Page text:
If it isn't reasonable for duplicate resources to be created (e.g. products with identical titles, descriptions, etc.), then unique identifiers can be generated on the server which can be tracked against created resources to prevent duplicate requests from being processed. Unlike Darrel's suggestion of generating unique IDs on the client, this would also prevent separate users from creating duplicate resources (which you may or may not find desirable). Clients will be able to distinguish between "created" responses and "duplicate" responses by their response codes (201 and 303 respectively, in my example below).
Pseudocode for generating such an identifier — in this case, a hash of a canonical representation of the request:
// the canonical representation need not contain every field in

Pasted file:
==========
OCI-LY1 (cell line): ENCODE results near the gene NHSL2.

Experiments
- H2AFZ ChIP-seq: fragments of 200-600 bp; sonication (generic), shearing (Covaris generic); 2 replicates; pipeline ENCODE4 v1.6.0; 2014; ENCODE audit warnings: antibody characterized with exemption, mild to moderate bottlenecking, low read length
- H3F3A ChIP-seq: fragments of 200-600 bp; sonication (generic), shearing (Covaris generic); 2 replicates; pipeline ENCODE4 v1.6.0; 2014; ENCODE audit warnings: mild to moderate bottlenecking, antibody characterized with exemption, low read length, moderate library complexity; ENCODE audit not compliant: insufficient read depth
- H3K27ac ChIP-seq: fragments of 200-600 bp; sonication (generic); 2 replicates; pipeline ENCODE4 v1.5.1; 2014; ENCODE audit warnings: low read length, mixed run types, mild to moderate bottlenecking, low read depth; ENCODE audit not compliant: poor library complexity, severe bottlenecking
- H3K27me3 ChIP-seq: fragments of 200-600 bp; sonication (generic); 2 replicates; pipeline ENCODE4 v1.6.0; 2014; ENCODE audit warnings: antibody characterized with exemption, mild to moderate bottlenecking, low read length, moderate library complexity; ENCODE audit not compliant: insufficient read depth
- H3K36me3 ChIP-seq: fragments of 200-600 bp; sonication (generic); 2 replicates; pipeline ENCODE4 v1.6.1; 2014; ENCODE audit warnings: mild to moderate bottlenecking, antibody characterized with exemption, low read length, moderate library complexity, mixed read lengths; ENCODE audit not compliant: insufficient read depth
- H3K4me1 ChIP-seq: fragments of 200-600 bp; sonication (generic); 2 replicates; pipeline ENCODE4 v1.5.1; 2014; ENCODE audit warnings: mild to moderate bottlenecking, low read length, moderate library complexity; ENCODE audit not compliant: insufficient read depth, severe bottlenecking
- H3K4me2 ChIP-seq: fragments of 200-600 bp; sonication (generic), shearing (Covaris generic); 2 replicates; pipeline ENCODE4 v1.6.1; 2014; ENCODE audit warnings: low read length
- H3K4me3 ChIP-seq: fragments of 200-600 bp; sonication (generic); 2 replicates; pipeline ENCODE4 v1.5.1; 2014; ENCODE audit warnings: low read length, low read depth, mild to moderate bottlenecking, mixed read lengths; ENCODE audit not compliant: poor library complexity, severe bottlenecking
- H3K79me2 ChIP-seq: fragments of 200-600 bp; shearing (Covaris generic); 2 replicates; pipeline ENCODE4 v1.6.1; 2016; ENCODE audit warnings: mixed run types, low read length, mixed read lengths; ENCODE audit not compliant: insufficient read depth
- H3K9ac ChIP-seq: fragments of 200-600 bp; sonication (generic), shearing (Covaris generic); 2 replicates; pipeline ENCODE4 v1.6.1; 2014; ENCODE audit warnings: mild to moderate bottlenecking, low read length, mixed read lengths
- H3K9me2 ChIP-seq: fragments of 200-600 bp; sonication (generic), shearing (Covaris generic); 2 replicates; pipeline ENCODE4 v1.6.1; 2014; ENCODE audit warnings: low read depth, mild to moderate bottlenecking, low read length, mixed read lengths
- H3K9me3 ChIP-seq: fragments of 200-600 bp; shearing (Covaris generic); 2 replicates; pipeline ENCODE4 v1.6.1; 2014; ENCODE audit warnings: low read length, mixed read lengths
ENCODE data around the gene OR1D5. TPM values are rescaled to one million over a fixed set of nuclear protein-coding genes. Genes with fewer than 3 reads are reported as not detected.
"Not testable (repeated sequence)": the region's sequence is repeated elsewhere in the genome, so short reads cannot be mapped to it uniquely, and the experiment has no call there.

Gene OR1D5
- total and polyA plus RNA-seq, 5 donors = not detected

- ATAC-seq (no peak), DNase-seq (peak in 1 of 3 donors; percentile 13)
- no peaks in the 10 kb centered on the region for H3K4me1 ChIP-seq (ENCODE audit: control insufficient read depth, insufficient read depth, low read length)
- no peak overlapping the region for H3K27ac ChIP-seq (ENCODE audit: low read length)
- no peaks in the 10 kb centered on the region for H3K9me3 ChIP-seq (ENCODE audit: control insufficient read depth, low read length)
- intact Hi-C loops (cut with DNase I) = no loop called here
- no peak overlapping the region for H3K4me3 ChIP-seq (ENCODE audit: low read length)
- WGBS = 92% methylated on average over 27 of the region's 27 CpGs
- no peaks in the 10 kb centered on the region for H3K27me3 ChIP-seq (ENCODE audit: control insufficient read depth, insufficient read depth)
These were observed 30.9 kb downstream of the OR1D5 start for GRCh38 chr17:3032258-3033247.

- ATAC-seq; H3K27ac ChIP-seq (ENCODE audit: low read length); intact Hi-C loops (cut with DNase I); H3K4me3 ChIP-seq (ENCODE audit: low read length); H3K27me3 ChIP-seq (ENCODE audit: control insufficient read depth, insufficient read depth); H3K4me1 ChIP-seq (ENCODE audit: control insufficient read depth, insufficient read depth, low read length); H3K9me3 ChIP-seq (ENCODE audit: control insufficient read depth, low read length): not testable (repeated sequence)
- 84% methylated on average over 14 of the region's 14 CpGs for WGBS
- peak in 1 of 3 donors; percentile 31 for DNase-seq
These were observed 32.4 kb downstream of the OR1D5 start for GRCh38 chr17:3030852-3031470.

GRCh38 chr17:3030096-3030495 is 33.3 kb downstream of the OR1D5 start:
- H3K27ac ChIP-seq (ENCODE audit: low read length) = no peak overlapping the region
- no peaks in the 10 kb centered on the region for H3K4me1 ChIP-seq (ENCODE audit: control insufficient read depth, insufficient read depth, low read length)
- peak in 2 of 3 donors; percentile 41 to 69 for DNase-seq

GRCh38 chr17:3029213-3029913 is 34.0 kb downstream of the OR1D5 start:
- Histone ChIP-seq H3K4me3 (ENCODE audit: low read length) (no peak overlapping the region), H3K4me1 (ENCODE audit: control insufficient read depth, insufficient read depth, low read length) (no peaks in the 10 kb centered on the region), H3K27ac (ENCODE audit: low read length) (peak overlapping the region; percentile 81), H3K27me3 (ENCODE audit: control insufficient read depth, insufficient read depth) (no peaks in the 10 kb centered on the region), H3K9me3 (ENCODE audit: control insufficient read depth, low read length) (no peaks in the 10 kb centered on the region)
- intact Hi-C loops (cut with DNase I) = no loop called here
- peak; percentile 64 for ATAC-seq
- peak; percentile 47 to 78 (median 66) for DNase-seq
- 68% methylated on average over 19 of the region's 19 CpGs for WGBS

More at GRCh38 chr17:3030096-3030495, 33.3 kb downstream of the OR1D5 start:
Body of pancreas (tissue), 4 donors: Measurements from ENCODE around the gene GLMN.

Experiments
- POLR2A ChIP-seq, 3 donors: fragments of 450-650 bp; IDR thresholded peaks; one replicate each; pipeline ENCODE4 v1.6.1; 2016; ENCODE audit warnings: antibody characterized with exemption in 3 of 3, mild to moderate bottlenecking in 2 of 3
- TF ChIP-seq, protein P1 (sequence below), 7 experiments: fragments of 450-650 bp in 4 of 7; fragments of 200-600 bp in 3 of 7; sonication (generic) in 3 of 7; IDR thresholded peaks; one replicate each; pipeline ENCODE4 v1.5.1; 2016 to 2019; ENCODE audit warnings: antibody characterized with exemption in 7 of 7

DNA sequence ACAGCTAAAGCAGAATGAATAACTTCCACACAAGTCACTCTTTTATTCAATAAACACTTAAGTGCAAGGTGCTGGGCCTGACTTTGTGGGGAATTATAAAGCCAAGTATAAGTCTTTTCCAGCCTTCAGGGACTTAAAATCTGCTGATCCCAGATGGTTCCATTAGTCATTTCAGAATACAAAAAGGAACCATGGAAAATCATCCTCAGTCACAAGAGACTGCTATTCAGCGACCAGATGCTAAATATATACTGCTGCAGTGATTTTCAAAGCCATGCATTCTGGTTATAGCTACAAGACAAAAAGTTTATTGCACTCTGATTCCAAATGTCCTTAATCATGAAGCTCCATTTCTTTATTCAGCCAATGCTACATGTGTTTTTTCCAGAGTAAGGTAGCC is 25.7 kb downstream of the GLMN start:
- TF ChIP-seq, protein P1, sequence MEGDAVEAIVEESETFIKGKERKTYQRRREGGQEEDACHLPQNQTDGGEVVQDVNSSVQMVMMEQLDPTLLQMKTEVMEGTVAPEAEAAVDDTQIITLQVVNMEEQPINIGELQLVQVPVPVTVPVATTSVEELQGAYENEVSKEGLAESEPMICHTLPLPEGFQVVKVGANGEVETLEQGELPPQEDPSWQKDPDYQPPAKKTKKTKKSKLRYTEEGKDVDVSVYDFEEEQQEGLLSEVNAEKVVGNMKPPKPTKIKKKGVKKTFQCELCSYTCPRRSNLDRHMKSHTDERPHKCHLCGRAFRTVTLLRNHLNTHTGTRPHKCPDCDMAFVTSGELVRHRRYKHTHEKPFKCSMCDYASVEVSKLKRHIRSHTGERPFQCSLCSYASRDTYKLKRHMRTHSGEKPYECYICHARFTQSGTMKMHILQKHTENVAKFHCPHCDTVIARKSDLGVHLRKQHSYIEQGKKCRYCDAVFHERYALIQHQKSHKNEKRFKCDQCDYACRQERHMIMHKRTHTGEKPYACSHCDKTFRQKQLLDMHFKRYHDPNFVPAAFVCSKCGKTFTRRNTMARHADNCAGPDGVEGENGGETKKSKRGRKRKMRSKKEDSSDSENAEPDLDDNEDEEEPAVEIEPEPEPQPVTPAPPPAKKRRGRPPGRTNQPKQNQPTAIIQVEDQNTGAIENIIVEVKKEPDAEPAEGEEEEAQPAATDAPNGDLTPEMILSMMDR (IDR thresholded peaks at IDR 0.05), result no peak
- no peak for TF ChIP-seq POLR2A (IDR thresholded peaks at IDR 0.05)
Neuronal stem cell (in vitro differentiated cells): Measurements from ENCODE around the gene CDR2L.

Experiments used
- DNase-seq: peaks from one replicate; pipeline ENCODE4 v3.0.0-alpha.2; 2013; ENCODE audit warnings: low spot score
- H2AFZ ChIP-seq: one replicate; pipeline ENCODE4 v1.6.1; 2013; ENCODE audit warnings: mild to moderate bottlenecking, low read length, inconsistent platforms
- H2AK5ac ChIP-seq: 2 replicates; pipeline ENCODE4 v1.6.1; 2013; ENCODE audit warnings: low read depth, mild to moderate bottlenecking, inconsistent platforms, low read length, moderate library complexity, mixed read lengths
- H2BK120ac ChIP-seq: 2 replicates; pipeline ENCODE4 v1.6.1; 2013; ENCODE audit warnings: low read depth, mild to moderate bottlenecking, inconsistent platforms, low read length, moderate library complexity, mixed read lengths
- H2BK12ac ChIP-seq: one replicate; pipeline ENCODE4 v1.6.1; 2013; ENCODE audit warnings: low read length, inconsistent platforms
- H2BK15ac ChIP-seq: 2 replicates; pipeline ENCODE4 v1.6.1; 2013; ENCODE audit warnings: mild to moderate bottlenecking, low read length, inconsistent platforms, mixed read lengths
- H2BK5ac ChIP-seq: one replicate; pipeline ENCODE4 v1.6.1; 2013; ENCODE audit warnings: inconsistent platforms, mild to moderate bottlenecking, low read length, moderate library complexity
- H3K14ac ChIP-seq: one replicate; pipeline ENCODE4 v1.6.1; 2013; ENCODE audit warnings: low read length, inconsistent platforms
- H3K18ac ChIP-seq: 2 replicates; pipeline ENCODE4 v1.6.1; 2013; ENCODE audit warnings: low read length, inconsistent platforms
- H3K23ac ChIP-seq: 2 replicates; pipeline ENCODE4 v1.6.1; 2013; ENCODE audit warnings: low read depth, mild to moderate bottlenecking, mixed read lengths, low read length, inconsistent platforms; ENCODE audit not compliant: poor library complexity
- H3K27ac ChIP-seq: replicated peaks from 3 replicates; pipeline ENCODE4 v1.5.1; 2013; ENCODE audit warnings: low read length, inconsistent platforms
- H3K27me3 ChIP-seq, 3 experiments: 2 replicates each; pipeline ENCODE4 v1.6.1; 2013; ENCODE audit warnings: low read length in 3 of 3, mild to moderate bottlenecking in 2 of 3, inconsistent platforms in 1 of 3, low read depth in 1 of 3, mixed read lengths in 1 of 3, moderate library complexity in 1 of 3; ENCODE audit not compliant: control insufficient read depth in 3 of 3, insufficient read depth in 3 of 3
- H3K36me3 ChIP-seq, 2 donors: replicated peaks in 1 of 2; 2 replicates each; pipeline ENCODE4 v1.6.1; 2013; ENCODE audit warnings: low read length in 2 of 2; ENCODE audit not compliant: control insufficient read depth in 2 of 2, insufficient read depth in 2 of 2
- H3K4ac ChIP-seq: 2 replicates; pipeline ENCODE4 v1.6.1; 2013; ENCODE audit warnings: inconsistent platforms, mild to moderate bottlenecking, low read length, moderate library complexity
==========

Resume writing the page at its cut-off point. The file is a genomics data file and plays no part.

// the request, just those which contribute to its "identity"
tags = join sorted request.tags
canonical = join [request.name, request.maker, tags, request.desc]
id = hash canonical
if id in products
products[id] = create_product_from request
This ID may or may not be part of the created resources' URIs. Personally, I'd be inclined to track them separately — at the cost of an extra lookup table — if the URIs were going to be exposed to users, as hashes tend to be ugly and difficult for humans to remember.
In many cases, it also makes sense to "expire" these unique hashes after some time. For example, if you were to make a money transfer API, a user transferring the same amount of money to the same person a few minutes apart probably indicates that the client never received the "success" response. If a user transfers the same amount of money to the same person once a month, on the other hand, they're probably paying their rent. ;-)